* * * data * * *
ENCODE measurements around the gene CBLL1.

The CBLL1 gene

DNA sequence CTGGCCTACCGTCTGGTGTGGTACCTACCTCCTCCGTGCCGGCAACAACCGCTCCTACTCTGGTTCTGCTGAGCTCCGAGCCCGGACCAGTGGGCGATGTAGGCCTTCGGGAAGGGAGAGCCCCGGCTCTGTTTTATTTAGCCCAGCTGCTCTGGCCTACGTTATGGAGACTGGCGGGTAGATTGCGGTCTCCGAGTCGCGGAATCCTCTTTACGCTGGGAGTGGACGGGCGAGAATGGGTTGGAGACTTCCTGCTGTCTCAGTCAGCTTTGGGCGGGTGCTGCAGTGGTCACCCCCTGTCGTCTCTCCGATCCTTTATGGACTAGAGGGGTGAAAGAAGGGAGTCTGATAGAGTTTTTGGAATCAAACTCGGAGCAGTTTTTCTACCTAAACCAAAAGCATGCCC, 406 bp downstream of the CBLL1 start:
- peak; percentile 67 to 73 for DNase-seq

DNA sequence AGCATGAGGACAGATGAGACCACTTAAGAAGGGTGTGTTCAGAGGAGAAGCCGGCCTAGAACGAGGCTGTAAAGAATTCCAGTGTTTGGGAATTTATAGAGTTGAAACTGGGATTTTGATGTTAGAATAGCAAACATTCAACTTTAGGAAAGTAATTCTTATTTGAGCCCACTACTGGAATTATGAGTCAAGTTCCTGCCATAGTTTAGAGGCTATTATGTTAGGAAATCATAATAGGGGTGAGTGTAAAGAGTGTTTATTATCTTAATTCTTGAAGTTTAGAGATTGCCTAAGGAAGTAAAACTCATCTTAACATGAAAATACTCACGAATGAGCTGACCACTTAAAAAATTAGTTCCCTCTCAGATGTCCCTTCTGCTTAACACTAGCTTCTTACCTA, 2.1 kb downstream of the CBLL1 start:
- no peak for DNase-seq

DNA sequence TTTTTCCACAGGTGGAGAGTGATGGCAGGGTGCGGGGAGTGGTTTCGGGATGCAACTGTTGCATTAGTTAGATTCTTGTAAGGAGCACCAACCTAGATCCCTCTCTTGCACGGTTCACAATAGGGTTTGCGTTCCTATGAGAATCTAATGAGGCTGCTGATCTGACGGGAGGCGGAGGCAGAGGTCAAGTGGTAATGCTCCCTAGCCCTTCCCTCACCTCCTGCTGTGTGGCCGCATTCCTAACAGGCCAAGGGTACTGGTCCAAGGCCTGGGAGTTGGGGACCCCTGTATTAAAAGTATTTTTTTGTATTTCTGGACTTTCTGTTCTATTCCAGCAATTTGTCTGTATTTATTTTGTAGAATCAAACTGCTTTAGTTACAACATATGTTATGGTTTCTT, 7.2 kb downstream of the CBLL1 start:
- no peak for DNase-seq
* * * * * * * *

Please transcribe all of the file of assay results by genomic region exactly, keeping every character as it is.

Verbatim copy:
ENCODE measurements around the gene CBLL1.

The CBLL1 gene

DNA sequence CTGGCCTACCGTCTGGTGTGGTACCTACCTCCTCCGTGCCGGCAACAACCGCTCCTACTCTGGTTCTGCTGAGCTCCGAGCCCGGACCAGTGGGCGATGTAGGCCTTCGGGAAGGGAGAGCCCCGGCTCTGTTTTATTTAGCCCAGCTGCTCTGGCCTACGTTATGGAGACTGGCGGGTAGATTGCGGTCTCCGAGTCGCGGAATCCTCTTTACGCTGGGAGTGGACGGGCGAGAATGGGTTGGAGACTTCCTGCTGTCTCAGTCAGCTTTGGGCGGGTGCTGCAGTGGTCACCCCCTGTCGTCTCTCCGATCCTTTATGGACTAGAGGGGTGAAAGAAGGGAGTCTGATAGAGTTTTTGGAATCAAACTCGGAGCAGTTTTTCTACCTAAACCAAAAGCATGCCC, 406 bp downstream of the CBLL1 start:
- peak; percentile 67 to 73 for DNase-seq

DNA sequence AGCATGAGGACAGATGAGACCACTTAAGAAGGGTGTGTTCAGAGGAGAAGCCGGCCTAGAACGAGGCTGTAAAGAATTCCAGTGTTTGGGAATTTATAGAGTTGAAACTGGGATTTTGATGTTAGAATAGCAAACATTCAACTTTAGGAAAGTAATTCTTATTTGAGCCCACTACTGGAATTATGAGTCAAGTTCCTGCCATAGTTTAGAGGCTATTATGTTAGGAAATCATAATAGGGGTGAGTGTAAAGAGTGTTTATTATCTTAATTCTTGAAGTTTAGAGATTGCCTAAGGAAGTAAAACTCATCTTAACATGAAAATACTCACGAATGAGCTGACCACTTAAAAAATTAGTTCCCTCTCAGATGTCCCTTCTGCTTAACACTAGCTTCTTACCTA, 2.1 kb downstream of the CBLL1 start:
- no peak for DNase-seq

DNA sequence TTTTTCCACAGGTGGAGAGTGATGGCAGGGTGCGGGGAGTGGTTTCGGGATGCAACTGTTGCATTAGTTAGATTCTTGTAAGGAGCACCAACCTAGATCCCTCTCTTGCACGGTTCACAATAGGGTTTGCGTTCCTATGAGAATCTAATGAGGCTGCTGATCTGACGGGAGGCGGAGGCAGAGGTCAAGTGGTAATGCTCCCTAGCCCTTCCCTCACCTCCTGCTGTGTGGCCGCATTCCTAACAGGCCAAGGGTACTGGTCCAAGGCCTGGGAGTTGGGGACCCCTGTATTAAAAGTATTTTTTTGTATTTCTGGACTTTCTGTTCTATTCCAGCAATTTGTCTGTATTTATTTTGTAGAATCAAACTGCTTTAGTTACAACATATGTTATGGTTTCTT, 7.2 kb downstream of the CBLL1 start:
- no peak for DNase-seq